What you are feeling is very common and, in fact, a good sign that you have what it takes to become an excellent pilot—that self-critiquing analysis you do when faced with a new or difficult challenge. This trait keeps lots of pilots out of trouble and has helped many pilots succeed in passing their checkrides.
Upon completing the flight training syllabus, many pilots feel more confident with their flying skills than their knowledge, leaving them more apprehensive about the ground portion of the practical test, often referred to as the oral exam. Others may feel just the opposite. Either way, you know in your heart you’ve got some more work to do before your big day arrives. The FAA airman certification standards (ACS) specify the individual elements and tasks required for the practical test in addition to minimum completion standards for many of the flight maneuvers. It is wise to begin your final review for the test with a thorough understanding of the ACS document, available on FAA.gov.
So, how do you know when you’re really ready? Most flight instructors assess overall checkride readiness with a complete mock checkride given by either themselves or another experienced CFI. As you and your instructor review the topics required for the test, dig a bit deeper by always asking the “Why” question. Understanding why we do the things we do in airplanes takes us to a new, higher level of learning (correlation) that all DPEs seek during checkrides. For example: Why do we check for nicks on the propeller? Why are the VFR rules different above 10,000 feet msl? Why do cumulus clouds form in cold fronts? The list goes on. Don’t simply know the correct answer to every question, but know why it is correct. If you can do this, you will ace your oral exam with even the toughest of DPEs.
When it comes to the flight portion of the test, consistency is the key. As you practice the required flight maneuvers with your instructor, bear in mind that during the checkride, you must do them correctly, within the stated tolerances on your first attempt, every time. There are a few reasons for permitting a maneuver “repeat” during a checkride, but blowing the maneuver is not one of them. You’ll want to know that you can perform each maneuver acceptably, even on your bad days. Be sure to practice every maneuver, especially the tougher ones, not just until you can get them right—practice until you cannot get them wrong.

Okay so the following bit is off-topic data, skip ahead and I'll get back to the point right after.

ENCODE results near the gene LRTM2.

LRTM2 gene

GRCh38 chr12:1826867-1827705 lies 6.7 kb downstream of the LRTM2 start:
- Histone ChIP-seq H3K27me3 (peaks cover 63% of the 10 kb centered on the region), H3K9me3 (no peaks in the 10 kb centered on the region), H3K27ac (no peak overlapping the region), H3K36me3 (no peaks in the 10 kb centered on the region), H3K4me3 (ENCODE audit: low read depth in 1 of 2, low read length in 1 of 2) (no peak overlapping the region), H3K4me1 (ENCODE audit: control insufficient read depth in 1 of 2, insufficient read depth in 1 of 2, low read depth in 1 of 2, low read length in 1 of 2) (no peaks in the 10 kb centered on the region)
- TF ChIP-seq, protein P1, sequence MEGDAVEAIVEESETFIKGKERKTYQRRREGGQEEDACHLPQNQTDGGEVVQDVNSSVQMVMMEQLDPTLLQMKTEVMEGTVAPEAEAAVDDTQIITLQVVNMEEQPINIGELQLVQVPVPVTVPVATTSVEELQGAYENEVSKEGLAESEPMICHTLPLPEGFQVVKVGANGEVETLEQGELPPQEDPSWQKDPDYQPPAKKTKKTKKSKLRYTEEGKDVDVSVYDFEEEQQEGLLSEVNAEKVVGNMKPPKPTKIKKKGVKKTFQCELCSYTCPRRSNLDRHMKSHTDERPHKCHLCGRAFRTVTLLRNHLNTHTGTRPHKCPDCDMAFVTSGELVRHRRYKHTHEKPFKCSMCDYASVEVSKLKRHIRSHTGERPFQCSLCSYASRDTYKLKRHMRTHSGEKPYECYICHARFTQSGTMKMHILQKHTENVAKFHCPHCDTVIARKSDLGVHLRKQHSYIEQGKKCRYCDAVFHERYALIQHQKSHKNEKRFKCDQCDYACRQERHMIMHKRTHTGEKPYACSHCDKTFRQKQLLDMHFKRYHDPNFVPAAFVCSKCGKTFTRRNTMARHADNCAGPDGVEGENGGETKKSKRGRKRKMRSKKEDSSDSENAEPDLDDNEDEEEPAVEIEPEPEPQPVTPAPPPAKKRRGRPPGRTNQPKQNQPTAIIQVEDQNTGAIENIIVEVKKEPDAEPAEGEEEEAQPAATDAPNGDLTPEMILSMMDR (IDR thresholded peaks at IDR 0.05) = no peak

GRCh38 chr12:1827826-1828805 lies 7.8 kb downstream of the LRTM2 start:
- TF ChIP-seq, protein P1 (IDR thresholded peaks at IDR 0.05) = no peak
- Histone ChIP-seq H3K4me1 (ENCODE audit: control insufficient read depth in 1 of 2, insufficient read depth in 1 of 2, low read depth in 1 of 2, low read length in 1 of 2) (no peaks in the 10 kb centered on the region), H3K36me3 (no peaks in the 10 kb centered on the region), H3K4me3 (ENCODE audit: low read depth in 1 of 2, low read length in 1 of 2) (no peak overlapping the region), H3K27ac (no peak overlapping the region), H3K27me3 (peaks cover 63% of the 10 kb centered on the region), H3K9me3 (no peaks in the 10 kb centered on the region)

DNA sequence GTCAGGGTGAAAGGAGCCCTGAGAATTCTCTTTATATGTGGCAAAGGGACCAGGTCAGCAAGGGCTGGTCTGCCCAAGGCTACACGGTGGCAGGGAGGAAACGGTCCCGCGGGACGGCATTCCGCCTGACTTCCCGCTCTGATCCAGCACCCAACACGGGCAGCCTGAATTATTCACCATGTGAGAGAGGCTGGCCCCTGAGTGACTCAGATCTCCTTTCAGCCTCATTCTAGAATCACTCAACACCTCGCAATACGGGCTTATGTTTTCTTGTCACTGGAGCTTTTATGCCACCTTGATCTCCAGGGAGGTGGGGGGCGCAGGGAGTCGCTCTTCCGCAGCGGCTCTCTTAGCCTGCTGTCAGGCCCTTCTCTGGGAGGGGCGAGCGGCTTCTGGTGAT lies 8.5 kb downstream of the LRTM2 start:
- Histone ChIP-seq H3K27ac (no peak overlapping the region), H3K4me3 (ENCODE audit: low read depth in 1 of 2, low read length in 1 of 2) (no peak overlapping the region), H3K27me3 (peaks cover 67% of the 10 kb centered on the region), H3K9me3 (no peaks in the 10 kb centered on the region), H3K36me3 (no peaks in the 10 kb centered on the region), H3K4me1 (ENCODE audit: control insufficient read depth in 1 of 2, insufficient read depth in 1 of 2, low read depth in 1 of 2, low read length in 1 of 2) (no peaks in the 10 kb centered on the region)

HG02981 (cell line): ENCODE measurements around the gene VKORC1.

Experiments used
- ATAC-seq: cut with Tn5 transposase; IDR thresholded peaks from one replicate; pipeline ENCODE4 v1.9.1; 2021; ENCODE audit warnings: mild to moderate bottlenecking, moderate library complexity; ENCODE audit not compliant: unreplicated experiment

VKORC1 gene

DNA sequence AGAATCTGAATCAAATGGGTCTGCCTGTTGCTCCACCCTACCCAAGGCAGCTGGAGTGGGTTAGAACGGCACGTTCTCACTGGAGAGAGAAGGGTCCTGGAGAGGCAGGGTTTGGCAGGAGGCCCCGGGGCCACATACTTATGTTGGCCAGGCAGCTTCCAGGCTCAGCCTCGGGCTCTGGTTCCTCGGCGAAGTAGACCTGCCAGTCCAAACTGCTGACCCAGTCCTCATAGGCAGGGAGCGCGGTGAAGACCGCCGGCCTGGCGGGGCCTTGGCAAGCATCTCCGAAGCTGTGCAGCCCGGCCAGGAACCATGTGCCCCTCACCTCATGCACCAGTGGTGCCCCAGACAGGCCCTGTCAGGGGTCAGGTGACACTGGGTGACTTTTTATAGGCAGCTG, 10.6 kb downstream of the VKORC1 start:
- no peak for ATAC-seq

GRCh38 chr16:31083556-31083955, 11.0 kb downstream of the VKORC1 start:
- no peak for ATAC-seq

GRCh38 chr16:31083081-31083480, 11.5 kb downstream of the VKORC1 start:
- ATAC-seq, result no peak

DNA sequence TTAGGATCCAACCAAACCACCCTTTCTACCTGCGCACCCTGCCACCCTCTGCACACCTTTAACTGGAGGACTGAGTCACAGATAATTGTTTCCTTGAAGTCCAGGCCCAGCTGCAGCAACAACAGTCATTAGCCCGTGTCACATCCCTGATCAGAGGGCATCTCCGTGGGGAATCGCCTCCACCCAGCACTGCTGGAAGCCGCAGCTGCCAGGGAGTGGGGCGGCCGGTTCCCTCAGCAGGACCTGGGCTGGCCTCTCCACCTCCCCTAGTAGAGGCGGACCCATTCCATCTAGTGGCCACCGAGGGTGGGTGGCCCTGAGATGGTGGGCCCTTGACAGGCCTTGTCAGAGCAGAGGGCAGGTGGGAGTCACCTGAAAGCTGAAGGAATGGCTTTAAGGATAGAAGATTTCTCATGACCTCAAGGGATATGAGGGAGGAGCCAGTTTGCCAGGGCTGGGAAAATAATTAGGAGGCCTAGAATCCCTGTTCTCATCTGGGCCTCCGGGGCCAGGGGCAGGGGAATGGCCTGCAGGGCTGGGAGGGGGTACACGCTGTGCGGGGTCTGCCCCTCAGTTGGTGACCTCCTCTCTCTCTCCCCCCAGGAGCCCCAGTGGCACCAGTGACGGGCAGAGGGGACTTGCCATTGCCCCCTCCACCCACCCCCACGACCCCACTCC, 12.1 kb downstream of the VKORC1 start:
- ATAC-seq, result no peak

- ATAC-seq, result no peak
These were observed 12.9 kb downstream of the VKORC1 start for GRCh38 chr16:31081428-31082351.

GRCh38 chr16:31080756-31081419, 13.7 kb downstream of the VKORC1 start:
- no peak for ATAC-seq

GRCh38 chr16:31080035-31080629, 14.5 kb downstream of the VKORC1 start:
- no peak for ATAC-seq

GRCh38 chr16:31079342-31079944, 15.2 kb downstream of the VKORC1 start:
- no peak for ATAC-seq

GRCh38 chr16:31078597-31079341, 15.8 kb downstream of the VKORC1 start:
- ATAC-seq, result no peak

Statistically, the toughest flight test maneuvers are the simulated engine failure maneuver and the various takeoffs and landings. Mastery of these skills is most demanding since elements of nearly every other flight maneuver task is embedded into the performance of consistently safe takeoffs and landings, especially when the engine has failed.
Another time to ask why is when performing the instrument flying tasks. Why do private pilots practice instrument maneuvers at all? Simple—to survive an accidental encounter with instrument meteorological conditions (IMC). Practice your instrument skills with the IMC emergency escape maneuver as your motivating factor. Since DPEs are required to use scenarios to evaluate their applicants, the accidental IMC encounter is perfect for testing these instrument survival skills.
And before you head off to meet your DPE, be sure you are very comfortable with the contents of your airplane maintenance logbooks and with locating all the required inspections that constitute an airworthy airplane. This alone will go a long way in helping you to enjoy a low-stress, successful checkride.
Every day won’t be severe clear—blue skies, no clouds. And while everyone loves to fly in CAVU (ceiling and visibility unrestricted), the day will come when you wish you could go, but the weather says no. Is it time to get your instrument rating? A good question to ask yourself before you start instrument training is, why do you want this rating? The answers can usually be grouped into three areas. One common answer is that it’s a good thing to have in your pocket just in case you need it. Next is that it’s another important step to a career in aviation. The third reason is that you want to increase the productivity of your personal or business flying.
There are different ways to obtain training for your instrument rating, and the reason you want the rating may affect the training method that you choose. Should you enroll in a highly regimented FAR Part 141 school? Perhaps a full-time or part-time instructor at your local airport could do the job. Or, maybe an accelerated course that may have you finished up in 10 to 12 days. What’s the best? That depends on you.